Also in the field of in vitro toxicology, cellular assays are of particular interest for the early toxicity screening of compounds in the process of drug development within the pharmaceutical industry. While clinical efficacy and ADME were the leading forces for drug failure up to 1990, toxicity and safety issues in preclinical and clinical research became the main causes of attrition in the last two decennia with rates in the order of 30 to 40 per cent6,7. A strategy to overcome these toxicity issues is the implementation of early toxicity screening during the lead optimisation phase with an in vitro screening battery based on HTS and/or HCS8,9. In this review, HCS and in particular the analysis of cytotoxicity, genotoxicity, phospholipidosis, steatosis and cholestasis will be covered. As liver failure is one of the main causes of human toxicity, human and/or rat primary hepatocytes or permanent human liver HepG2 or HepaRG cell lines are commonly used in this respect in combination with permanent Chinese hamster ovary (CHO) or lung (V79) cell lines. Specific examples will be given below. In vitro cytotoxicity testing with HTS has already been performed for a very long time with MEIC, ACuteTox and ToxCast studies10-12. Such tests were also carried out in our laboratory13,14 with a set of 249 compounds using HepG2 cells. Compounds inducing liver necrosis and cell growth inhibition were easily recognised, but many compounds inducing genotoxicity, phospholipidosis, steatosis and cholestasis were missed using these HTS techniques. The sensitivity prediction for in vivo liver toxicity reached a level of 46 per cent (52/113), while selectivity appeared to be very high with 96 per cent (124/130), leading to a predictivity of 73 per cent (182/249). The sensitivity of in vitro cytotoxicity assays can be improved by using HCS, which caused a breakthrough as shown by Peter O’Brien and his colleagues15. They showed that both HepG2 cells and primary hepatocytes can be used for the individual cellular toxicity scoring by microscopy in a 96-well plate. They used relatively simple staining techniques, more or less comparable to HTS. The fluorescent dyes that are commonly used to detect cellular toxicity are: 1) Hoechst 33342 or DAPI, 2) Fluo-4 AM, 3) TMRM or TMRE, 4) TOTO-3 or YOYO-1 and 5) DRAQ5TM for, respectively, the measurement of the DNA content, the intracellular ionised calcium status, the mitochondrial membrane potential, the plasma membrane permeability and the localisation of both the nucleus and cytoplasm. In Figure 1, doxorubicin treatment in HepG2 cells is compared to controls, showing with Hoechst a clear decrease in the cell number, with FLUO-4 AM an accumulation in the cytoplasm and with TOTO-3 in the nucleus, while the mitochondrial membrane potential was completely reduced as shown with TMRM. All these parameters can be analysed simultaneously within the same cell, which is the particular strength of HCS analysis. For 243 drugs with varying degrees of toxicity in vivo, HCS appeared to have a sensitivity of 93 per cent and a specificity of 98 per cent15. These HCS data were supported by Vanparys17 and Abraham et al.18. Vanparys studied 10 compounds, being toxic in the clinic and being non-toxic in vivo in rats, and demonstrated that eight of these compounds could be identified as cytotoxic in HepG2 cells. Abraham et al.18 measured several anti-infective, antilipidemic and antidiabetic drugs, and showed that trovafloxacin, cerivastatin and troglitazone already caused cytotoxic effects in HepG2 cells at dose levels being five to 20-fold lower than those of closely related drugs, being less toxic or even non-toxic in the clinic. The data obtained with HepG2 cells correlated very accurately with the clinical situation, whereas data obtained with primary human and rat hepatocytes only reached a sensitivity of 60 per cent and 70 per cent, respectively19,20. This implies that for in vitro cytotoxicity analysis the HCS cellular observations with HepG2 cells improve the sensitivity of cytotoxicity analysis tremendously towards 93 per cent, whereas with HTS only those compounds influencing cellular proliferation, being approximately 50 per cent of the toxic compounds according to HCS, seem to be classified properly.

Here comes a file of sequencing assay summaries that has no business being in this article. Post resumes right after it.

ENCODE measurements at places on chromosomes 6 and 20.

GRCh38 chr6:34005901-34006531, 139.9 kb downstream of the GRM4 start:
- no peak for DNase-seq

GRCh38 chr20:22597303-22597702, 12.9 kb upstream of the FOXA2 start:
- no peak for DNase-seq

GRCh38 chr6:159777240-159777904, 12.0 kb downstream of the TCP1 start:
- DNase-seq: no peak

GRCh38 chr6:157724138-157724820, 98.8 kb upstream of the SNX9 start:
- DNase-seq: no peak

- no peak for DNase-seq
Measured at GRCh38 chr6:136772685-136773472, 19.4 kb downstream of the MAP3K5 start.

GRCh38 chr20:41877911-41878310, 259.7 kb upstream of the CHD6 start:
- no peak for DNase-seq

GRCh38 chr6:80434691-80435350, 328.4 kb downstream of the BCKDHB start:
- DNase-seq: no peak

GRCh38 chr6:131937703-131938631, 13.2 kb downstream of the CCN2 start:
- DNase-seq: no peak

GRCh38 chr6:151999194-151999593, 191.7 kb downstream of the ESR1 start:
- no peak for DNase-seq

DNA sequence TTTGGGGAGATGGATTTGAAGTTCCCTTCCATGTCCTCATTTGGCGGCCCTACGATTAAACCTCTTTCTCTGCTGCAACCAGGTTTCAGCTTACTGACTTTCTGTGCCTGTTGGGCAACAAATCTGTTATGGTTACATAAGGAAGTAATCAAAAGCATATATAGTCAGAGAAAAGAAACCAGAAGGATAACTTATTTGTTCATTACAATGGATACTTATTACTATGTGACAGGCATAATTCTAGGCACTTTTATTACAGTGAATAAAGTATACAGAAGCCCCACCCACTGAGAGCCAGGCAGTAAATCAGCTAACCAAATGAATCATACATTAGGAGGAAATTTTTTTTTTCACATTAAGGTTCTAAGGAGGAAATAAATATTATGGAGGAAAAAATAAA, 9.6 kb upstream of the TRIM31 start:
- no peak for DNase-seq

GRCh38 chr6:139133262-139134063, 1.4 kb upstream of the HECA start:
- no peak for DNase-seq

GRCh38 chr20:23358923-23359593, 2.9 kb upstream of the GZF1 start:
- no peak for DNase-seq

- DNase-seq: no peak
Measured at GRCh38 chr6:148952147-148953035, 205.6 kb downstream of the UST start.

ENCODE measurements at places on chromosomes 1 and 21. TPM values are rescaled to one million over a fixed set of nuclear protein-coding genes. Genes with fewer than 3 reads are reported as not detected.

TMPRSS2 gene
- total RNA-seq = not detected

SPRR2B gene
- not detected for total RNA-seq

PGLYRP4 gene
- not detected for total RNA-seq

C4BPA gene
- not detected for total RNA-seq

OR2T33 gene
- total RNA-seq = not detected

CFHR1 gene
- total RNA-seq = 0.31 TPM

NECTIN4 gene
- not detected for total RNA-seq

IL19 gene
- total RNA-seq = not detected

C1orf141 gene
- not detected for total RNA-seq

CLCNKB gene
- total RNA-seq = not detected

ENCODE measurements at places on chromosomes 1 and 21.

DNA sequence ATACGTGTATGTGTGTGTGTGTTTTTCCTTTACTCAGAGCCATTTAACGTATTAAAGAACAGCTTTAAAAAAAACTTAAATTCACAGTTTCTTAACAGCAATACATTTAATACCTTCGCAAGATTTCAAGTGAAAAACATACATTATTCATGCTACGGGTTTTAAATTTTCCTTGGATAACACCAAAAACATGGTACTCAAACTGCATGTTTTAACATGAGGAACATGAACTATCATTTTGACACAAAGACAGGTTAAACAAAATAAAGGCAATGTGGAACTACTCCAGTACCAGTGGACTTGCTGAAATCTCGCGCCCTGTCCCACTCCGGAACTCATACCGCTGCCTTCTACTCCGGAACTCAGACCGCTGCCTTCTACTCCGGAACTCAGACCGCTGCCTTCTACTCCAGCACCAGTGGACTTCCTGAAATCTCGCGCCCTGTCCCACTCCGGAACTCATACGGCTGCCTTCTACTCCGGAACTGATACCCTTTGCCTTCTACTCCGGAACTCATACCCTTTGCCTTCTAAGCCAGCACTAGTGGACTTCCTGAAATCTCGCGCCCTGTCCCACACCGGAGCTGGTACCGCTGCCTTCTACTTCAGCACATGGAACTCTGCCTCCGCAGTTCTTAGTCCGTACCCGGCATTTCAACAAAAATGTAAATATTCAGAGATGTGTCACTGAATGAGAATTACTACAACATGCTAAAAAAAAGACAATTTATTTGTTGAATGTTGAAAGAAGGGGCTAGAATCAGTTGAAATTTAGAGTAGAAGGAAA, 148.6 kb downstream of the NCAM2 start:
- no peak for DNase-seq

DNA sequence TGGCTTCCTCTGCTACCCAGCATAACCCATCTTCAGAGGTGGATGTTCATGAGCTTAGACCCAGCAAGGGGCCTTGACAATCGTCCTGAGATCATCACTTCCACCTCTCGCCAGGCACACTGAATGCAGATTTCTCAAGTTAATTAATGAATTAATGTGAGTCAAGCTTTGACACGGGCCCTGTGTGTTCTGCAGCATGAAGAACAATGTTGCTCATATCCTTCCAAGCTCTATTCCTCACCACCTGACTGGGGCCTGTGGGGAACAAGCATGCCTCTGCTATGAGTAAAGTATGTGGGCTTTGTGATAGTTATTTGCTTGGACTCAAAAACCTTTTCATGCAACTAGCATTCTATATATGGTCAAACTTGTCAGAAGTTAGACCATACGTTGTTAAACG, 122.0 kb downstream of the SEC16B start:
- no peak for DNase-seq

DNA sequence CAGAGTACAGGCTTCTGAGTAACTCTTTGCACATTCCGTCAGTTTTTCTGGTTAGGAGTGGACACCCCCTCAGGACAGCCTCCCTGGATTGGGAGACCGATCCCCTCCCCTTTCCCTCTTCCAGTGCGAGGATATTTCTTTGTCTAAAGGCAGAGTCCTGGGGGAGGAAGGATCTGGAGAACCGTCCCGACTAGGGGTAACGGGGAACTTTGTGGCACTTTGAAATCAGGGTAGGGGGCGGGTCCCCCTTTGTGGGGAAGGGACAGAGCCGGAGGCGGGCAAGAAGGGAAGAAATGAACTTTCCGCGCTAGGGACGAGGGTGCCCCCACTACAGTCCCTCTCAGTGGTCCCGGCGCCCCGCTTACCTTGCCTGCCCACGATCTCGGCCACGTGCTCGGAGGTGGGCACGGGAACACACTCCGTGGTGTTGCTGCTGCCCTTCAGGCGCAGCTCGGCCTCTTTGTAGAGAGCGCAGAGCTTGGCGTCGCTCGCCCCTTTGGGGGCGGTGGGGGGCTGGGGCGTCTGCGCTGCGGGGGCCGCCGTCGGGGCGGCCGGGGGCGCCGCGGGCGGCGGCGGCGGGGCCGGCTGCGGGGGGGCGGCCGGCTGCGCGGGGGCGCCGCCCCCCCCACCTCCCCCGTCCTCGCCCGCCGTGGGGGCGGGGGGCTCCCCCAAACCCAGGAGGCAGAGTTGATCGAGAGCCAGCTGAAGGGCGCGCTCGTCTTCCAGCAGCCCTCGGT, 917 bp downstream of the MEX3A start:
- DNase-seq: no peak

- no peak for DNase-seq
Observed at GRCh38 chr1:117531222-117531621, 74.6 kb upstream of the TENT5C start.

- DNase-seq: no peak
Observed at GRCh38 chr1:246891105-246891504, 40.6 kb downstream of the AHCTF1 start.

Figure 1 High content screening analysis of HepG2 cells stained under control (A,C,E,G), or 24 (B,D,F) and 72 (H) h incubations with 10-6 / 10-5 M doxorubicin with different fluorescent probes, i.e.. Hoechst 33342, Fluo-4, TOTO-3 and TMRM

Figure 1 High content screening analysis of HepG2 cells stained under control (A,C,E,G), or 24 (B,D,F) and 72 (H) h incubations with 10-6 / 10-5 M doxorubicin with different fluorescent probes, i.e.. Hoechst 33342, Fluo-4, TOTO-3 and TMRM